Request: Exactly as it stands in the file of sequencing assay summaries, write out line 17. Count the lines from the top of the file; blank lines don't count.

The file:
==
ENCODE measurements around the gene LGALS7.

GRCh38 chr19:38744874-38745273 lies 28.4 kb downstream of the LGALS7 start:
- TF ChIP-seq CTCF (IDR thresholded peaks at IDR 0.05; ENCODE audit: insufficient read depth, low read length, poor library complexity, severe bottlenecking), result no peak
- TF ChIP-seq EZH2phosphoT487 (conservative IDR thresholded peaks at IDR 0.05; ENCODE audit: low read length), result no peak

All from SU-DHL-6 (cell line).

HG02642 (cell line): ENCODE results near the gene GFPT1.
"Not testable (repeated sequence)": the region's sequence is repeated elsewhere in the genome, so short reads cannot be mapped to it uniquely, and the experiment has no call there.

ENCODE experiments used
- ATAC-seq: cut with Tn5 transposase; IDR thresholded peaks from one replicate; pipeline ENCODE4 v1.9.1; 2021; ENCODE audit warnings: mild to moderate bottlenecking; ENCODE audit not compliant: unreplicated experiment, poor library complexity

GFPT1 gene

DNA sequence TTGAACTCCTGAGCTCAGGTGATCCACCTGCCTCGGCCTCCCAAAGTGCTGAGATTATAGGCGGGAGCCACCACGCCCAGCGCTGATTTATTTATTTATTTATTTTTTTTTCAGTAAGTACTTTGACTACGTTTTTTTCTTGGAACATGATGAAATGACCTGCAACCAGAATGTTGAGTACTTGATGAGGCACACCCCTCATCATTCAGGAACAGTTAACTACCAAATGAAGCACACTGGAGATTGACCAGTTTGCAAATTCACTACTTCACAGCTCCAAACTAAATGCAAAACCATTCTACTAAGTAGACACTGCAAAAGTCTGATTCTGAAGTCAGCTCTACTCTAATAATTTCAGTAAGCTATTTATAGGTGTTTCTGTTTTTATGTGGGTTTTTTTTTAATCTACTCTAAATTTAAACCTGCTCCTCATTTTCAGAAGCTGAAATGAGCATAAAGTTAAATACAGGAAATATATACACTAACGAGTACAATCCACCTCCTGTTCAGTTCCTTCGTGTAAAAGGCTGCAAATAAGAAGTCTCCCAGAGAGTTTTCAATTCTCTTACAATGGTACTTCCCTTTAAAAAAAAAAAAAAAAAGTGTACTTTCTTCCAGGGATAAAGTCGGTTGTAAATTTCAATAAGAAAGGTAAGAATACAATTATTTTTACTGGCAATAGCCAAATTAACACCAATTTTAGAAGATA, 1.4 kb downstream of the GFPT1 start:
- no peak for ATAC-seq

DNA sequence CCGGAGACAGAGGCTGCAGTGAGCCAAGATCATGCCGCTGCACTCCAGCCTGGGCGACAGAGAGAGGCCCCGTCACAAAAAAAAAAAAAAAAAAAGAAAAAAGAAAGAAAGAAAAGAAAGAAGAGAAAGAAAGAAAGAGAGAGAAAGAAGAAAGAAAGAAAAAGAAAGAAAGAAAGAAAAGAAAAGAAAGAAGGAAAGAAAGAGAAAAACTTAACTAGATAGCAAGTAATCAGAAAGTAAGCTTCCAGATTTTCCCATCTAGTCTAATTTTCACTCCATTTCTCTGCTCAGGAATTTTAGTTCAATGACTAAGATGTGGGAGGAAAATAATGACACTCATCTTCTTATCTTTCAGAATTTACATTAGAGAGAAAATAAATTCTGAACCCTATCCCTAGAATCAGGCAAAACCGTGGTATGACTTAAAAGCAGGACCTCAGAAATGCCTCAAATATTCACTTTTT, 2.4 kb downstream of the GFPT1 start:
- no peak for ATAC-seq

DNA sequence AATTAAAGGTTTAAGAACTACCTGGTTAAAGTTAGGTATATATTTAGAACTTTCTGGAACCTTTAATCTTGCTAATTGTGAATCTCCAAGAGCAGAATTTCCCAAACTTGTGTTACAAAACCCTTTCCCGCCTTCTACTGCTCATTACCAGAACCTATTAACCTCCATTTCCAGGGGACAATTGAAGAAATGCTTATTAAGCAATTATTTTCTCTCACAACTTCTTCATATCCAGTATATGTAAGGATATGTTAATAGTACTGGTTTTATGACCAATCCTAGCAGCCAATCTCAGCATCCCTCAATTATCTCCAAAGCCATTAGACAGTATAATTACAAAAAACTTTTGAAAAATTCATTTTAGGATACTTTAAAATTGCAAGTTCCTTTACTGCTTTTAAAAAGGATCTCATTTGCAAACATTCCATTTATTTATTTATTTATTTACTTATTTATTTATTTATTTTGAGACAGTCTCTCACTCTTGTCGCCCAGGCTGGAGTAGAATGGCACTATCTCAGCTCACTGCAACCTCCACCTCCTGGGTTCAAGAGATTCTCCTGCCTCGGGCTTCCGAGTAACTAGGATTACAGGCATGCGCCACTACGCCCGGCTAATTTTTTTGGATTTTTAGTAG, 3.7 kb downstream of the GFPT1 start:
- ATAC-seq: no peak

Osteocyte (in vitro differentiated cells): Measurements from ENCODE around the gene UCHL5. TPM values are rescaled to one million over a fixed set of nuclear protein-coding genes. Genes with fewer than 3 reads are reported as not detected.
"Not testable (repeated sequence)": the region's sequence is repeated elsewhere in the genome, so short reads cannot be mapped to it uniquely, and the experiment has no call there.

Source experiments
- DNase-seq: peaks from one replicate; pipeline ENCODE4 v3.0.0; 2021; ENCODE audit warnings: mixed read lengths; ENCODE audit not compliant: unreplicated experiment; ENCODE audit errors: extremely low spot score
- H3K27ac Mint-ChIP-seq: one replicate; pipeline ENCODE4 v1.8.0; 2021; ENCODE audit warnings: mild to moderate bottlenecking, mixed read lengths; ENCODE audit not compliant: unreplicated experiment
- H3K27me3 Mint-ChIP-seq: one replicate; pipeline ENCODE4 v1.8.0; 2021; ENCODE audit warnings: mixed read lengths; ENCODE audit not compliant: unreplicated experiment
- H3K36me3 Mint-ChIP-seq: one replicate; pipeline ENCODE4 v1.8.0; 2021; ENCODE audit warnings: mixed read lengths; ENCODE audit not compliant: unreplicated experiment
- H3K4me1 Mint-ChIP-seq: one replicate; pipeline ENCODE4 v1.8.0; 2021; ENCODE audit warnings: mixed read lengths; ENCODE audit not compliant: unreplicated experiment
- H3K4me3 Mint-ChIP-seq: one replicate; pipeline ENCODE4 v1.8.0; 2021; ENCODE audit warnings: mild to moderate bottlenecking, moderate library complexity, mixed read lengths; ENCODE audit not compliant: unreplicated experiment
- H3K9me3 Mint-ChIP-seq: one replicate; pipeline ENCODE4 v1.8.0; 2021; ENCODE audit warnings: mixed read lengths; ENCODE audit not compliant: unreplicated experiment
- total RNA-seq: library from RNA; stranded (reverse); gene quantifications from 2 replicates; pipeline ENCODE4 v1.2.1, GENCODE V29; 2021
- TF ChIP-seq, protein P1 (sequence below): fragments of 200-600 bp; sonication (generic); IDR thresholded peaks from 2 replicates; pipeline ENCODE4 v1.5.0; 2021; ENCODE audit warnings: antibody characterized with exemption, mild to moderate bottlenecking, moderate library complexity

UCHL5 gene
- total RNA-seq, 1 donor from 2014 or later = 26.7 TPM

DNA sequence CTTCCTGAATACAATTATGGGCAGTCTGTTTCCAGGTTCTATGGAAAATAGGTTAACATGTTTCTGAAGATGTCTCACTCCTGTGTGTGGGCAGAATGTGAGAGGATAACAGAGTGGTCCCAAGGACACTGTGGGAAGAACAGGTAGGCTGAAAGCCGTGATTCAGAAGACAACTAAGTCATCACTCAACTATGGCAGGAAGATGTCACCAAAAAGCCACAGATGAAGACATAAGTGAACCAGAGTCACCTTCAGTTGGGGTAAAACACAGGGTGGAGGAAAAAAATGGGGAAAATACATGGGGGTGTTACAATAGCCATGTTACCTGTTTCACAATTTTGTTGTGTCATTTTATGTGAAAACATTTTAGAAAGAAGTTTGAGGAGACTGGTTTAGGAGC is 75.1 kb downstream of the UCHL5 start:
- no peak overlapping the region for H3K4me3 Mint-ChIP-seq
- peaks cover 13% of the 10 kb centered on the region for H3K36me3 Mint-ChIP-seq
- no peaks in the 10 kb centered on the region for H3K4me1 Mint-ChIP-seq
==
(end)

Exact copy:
Osteocyte (in vitro differentiated cells): Measurements from ENCODE around the gene UCHL5. TPM values are rescaled to one million over a fixed set of nuclear protein-coding genes. Genes with fewer than 3 reads are reported as not detected.